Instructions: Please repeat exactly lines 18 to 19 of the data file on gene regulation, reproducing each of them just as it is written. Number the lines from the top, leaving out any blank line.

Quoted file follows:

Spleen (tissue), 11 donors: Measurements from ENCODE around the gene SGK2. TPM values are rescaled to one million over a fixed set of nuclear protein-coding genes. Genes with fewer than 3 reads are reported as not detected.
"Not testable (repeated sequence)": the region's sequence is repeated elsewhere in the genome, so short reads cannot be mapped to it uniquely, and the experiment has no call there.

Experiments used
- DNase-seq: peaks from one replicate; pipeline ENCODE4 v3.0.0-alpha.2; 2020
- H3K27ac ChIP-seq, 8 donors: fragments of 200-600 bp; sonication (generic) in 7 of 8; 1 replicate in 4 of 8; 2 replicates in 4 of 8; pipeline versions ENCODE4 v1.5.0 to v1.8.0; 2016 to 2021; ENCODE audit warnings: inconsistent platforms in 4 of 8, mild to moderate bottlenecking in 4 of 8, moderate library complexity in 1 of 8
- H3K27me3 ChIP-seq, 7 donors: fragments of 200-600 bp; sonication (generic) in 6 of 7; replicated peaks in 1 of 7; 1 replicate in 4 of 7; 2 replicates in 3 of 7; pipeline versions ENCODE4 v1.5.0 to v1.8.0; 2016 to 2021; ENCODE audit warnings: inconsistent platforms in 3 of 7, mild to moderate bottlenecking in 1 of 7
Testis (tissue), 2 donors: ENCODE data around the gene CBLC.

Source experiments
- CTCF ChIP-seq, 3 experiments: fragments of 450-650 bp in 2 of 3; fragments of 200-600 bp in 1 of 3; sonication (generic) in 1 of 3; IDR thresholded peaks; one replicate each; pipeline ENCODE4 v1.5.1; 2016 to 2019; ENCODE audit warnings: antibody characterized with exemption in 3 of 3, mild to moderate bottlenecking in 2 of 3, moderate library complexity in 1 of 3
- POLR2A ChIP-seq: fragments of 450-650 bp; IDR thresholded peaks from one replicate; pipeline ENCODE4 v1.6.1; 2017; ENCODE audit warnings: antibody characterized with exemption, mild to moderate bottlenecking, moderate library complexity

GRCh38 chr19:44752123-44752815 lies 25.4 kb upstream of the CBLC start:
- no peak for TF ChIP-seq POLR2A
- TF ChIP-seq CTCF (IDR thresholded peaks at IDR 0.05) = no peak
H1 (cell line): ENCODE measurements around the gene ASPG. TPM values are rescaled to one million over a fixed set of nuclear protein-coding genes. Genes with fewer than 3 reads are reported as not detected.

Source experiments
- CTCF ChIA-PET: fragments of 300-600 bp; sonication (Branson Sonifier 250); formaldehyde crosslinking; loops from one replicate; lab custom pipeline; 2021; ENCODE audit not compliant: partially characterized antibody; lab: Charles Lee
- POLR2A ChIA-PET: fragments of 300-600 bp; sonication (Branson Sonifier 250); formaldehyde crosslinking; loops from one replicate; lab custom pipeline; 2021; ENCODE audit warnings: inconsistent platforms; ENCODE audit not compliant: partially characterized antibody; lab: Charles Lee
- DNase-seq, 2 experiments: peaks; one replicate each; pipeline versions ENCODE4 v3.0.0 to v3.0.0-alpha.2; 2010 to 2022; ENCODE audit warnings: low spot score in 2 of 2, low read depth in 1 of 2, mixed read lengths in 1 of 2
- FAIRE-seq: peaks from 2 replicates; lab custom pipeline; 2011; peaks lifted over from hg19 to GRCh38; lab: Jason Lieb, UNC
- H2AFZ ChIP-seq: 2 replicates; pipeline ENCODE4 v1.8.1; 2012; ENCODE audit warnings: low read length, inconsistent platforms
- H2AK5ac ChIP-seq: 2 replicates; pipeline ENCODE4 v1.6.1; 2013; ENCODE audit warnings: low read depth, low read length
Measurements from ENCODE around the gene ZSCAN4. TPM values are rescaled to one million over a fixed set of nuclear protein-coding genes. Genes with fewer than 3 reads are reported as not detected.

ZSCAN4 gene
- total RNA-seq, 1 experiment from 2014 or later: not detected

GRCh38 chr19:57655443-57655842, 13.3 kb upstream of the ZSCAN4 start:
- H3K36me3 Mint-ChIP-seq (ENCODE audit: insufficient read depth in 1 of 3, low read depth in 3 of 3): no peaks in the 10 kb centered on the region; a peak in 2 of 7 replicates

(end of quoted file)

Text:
- DNase-seq, 2 experiments: peaks; one replicate each; pipeline versions ENCODE4 v3.0.0 to v3.0.0-alpha.2; 2010 to 2022; ENCODE audit warnings: low spot score in 2 of 2, low read depth in 1 of 2, mixed read lengths in 1 of 2
- FAIRE-seq: peaks from 2 replicates; lab custom pipeline; 2011; peaks lifted over from hg19 to GRCh38; lab: Jason Lieb, UNC